Now I use Manjaro, which keeps the software way more up-to-date than Ubuntu. Ubuntu claims that the slow releases make it more stable as there's more time for "testing", but Manjaro has actually been less buggy for me. In one Ubuntu version, I found that Audacity and about 3 other audio programs I used (from the main stable repositories) didn't work because they weren't compiled correctly for that new Ubuntu version, and the problem remained next release 6 months later.

              Comment


              • #17
                Originally posted by Electric-Gecko View Post

                That LTS thing is really just bullshit, or at-least it is with Ubuntu. 14.04 had some unfortunate bugs, and 15.04 was much more stable.

                Now I use Manjaro, which keeps the software way more up-to-date than Ubuntu. Ubuntu claims that the slow releases make it more stable as there's more time for "testing", but Manjaro has actually been less buggy for me. In one Ubuntu version, I found that Audacity and about 3 other audio programs I used (from the main stable repositories) didn't work because they weren't compiled correctly for that new Ubuntu version, and the problem remained next release 6 months later.
                Yeah. IIRC it was the main reason for KDE folks to make KDE Neon, even though there was Kubuntu.

                Comment


                • #18
                  Originally posted by Electric-Gecko View Post
                  That LTS thing is really just bullshit, or at-least it is with Ubuntu. 14.04 had some unfortunate bugs, and 15.04 was much more stable.
                  He is talking of LTS kernels, that's done by the kernel people, not by downstream distros.

                  I also tend to agree on the Ubuntu's idea of LTS distro is bullshit, OpenSUSE has a much less stupid approach to making an "LTS" distro (keeping kernel and crucial userspace stuff frozen for a year while keeping updated browsers and other programs that need to be up-to-date).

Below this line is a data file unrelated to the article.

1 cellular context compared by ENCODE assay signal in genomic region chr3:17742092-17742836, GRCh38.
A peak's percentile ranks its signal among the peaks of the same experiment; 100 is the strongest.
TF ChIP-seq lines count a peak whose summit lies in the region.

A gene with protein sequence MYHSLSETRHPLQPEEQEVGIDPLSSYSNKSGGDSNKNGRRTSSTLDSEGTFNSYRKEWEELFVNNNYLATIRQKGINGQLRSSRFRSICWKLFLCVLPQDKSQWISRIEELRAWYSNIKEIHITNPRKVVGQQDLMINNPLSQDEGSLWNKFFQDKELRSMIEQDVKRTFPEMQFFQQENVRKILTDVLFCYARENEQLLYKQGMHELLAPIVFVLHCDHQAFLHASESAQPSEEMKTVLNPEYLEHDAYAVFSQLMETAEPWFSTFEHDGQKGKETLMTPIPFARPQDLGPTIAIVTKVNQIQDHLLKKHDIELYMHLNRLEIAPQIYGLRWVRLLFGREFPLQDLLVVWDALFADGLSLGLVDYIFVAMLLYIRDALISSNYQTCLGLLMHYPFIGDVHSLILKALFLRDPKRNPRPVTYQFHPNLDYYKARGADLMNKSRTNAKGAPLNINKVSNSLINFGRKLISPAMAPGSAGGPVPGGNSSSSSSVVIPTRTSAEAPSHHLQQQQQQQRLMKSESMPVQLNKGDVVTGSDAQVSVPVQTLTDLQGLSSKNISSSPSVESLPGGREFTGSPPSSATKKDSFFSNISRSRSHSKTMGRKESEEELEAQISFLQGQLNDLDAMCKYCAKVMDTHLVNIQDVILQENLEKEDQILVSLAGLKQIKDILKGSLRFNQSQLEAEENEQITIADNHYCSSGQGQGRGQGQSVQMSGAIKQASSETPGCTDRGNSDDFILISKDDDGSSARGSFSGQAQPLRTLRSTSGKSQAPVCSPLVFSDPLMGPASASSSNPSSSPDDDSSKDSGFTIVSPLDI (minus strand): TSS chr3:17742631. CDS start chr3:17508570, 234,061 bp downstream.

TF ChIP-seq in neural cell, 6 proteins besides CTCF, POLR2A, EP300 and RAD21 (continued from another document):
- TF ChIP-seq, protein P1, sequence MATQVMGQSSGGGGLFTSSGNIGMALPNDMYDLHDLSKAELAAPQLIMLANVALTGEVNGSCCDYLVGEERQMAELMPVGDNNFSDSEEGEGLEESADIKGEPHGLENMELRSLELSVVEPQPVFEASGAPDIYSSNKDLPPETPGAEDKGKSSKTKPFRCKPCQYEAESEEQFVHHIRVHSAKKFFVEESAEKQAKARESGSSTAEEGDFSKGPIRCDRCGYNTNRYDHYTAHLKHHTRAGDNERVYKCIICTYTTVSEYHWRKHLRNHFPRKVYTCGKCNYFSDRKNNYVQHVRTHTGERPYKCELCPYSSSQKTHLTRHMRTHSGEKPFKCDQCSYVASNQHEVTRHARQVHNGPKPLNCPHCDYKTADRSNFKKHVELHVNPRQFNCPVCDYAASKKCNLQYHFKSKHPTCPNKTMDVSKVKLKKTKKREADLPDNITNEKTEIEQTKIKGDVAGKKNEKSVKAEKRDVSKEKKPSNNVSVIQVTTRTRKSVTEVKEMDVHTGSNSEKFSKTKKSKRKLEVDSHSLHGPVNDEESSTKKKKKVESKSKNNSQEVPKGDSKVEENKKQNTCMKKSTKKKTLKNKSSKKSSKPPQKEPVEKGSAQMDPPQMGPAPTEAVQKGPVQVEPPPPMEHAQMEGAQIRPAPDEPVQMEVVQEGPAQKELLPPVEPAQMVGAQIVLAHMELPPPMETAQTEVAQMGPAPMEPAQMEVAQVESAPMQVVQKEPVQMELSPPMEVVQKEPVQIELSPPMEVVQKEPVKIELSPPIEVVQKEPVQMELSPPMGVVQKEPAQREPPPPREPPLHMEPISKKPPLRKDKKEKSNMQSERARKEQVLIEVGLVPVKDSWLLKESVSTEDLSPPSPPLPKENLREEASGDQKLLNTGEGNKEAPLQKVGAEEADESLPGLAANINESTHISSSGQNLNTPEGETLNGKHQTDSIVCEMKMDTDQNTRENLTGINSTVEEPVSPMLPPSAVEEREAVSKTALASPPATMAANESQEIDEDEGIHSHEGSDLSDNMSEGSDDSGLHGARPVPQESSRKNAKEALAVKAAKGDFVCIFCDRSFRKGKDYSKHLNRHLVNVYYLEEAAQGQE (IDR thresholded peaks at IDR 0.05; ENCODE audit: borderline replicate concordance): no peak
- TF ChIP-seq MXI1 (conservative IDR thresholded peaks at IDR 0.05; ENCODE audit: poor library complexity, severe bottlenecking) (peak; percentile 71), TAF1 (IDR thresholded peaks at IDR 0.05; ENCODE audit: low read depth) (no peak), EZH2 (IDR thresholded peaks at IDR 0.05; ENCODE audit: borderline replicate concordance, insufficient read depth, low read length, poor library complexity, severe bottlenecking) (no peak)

I found that Audacity and about 3 other audio programs I used (from the main stable repositories) didn't work because they weren't compiled correctly for that new Ubuntu version, and the problem remained next release 6 months later.
                  This is a plain bad job of Ubuntu distro maintainers, it's not related to LTS or whatever.

                  Comment


                  • #19
                    I just wonder why Michael is still using Ubuntu as his distro of choice for Phoronix testing. He tends to update software (such as MESA) to the cutting-edge latest, which Ubuntu isn't very suited for. Maybe he thinks he's representing his readers better by using a popular distro, but that doesn't apply when the system is so heavily modified by all this unstable software. But that's why I created this thread (and poll).
                    Although Phoronix covers news on all things Linux, and occasionally other OS's, Ubuntu remains to be the main distro of choice for running tests (as you can see in

                    Comment


                    • #20
                      Originally posted by starshipeleven View Post
                      So, why are you advocating to merge potentially dangerous changes to mainline again?
                      You can use custom kernels to test new and potentially dangerous stuff anyway, why fucking everyone for the sake of testing like Windows 10 does?
                      It will be merged when it is ready.
                      whats the point of patching something in that wont be used makes no sense.

                      Comment

                      Working...
                      X